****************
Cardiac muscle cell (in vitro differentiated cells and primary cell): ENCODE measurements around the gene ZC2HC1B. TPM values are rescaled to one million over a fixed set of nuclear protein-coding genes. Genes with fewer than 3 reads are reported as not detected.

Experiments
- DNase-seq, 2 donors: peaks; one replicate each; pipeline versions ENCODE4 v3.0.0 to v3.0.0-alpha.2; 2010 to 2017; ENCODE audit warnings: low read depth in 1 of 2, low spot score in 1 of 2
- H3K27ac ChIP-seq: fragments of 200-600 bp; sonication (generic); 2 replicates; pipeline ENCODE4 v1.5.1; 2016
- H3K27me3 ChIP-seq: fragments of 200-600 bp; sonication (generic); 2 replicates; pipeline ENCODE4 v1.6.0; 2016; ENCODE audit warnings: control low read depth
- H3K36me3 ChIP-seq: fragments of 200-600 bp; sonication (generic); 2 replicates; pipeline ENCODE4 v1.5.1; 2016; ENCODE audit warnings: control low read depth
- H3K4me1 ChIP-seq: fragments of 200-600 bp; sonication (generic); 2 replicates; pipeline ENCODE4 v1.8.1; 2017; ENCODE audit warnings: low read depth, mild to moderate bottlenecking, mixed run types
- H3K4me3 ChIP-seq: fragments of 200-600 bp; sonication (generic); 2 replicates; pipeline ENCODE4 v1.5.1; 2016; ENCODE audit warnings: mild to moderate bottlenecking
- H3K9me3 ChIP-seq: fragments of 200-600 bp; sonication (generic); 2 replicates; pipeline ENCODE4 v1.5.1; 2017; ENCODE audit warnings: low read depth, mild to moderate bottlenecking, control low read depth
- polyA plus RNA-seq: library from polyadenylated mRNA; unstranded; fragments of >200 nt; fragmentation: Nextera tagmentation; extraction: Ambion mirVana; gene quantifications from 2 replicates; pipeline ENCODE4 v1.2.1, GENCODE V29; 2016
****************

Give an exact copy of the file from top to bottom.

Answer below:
Cardiac muscle cell (in vitro differentiated cells and primary cell): ENCODE measurements around the gene ZC2HC1B. TPM values are rescaled to one million over a fixed set of nuclear protein-coding genes. Genes with fewer than 3 reads are reported as not detected.

Experiments
- DNase-seq, 2 donors: peaks; one replicate each; pipeline versions ENCODE4 v3.0.0 to v3.0.0-alpha.2; 2010 to 2017; ENCODE audit warnings: low read depth in 1 of 2, low spot score in 1 of 2
- H3K27ac ChIP-seq: fragments of 200-600 bp; sonication (generic); 2 replicates; pipeline ENCODE4 v1.5.1; 2016
- H3K27me3 ChIP-seq: fragments of 200-600 bp; sonication (generic); 2 replicates; pipeline ENCODE4 v1.6.0; 2016; ENCODE audit warnings: control low read depth
- H3K36me3 ChIP-seq: fragments of 200-600 bp; sonication (generic); 2 replicates; pipeline ENCODE4 v1.5.1; 2016; ENCODE audit warnings: control low read depth
- H3K4me1 ChIP-seq: fragments of 200-600 bp; sonication (generic); 2 replicates; pipeline ENCODE4 v1.8.1; 2017; ENCODE audit warnings: low read depth, mild to moderate bottlenecking, mixed run types
- H3K4me3 ChIP-seq: fragments of 200-600 bp; sonication (generic); 2 replicates; pipeline ENCODE4 v1.5.1; 2016; ENCODE audit warnings: mild to moderate bottlenecking
- H3K9me3 ChIP-seq: fragments of 200-600 bp; sonication (generic); 2 replicates; pipeline ENCODE4 v1.5.1; 2017; ENCODE audit warnings: low read depth, mild to moderate bottlenecking, control low read depth
- polyA plus RNA-seq: library from polyadenylated mRNA; unstranded; fragments of >200 nt; fragmentation: Nextera tagmentation; extraction: Ambion mirVana; gene quantifications from 2 replicates; pipeline ENCODE4 v1.2.1, GENCODE V29; 2016